OpenVigil—free eyeballs on AERS pharmacovigilance data

Journal name:
Nature Biotechnology
Volume:
30,
Pages:
137–138
Year published:
DOI:
doi:10.1038/nbt.2113
Published online

To the Editor:

The US Food and Drug Administration's (FDA) Adverse Event Reporting System (AERS) makes adverse drug reaction (ADR) data available to the community through the US Freedom of Information Act. Analysis of these data, however, is complicated by the file format and the huge size of the database. An editorial in this journal urged the FDA to update the database and make access “available to all [...] FDA staffers as well as experts from outside the agency”1. Indeed, in a subsequent article, Pratt and Danese2 announced their implementation of an AERS query engine, which they dubbed 'FDAble'. Unfortunately, like other commercial search engines, FDAble is not free.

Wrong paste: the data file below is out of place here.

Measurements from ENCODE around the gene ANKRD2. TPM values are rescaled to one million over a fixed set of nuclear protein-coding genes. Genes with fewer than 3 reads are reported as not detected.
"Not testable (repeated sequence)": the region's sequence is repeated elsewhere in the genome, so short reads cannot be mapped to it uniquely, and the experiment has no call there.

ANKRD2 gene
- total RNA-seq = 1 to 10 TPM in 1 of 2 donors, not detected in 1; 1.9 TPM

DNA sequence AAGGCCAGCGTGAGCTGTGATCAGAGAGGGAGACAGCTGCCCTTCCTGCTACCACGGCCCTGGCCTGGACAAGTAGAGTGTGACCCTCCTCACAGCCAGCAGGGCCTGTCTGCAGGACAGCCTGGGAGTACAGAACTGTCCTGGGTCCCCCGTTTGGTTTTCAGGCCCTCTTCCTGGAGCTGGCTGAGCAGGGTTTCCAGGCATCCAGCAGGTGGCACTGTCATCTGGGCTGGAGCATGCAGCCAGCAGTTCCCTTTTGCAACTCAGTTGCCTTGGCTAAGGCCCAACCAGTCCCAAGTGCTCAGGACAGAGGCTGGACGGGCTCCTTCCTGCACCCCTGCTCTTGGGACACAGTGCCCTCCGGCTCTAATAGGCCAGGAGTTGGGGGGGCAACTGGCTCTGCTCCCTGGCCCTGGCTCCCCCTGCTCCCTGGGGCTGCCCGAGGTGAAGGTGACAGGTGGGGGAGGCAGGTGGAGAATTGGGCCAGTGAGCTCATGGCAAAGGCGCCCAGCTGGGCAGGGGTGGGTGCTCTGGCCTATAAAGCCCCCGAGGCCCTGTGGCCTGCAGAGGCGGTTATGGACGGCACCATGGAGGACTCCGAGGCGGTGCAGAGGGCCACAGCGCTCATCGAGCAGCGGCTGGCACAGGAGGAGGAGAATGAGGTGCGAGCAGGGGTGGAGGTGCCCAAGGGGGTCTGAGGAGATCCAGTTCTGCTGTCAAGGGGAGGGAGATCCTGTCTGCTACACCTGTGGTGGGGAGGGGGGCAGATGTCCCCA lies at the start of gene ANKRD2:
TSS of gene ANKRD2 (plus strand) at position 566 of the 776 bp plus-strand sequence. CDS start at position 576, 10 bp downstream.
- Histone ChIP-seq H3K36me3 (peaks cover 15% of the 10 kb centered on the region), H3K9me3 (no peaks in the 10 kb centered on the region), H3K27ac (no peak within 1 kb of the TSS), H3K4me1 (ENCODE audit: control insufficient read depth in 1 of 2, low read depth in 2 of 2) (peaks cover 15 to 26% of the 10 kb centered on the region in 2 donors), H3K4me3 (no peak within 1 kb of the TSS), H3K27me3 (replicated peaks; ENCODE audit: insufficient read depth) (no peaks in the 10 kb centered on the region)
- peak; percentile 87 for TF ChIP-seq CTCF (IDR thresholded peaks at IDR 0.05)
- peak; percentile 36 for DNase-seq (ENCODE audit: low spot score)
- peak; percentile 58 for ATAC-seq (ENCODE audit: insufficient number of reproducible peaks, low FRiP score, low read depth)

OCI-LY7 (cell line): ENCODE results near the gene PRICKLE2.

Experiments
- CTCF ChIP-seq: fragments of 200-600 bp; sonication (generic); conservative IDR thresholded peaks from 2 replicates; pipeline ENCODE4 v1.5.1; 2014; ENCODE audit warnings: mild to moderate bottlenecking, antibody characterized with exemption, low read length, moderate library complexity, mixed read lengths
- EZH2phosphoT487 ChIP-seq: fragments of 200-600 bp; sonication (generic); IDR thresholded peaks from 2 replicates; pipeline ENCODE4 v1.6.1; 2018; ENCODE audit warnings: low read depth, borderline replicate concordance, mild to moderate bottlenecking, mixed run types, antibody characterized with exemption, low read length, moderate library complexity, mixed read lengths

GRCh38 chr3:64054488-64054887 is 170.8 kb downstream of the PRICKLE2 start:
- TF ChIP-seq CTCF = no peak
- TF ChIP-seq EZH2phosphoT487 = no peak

References

  1. Anonymous. Nat. Biotechnol. 27, 297 (2009).
  2. Pratt, L.A. & Danese, P.N. Nat. Biotechnol. 27, 601602 (2009).
  3. Böhm, R., Cascorbi, I. & Herdegen, T. Med. Monatsschr. Pharm. 32, 453458 (2009).
  4. Schulz-Du Bois, C. & Böhm, R. Pharmacopsychiatry 44, A104 (2011).

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Affiliations

  1. Institute of Experimental and Clinical Pharmacology, University Hospital Schleswig-Holstein, Campus Kiel, Kiel, Germany.

    • Ruwen Böhm,
    • Ingolf Cascorbi &
    • Thomas Herdegen
  2. Department of Anesthesiology and Intensive Care Medicine, University Hospital Schleswig-Holstein, Campus Kiel, Kiel, Germany.

    • Jan Höcker

Competing financial interests

The authors declare no competing financial interests.

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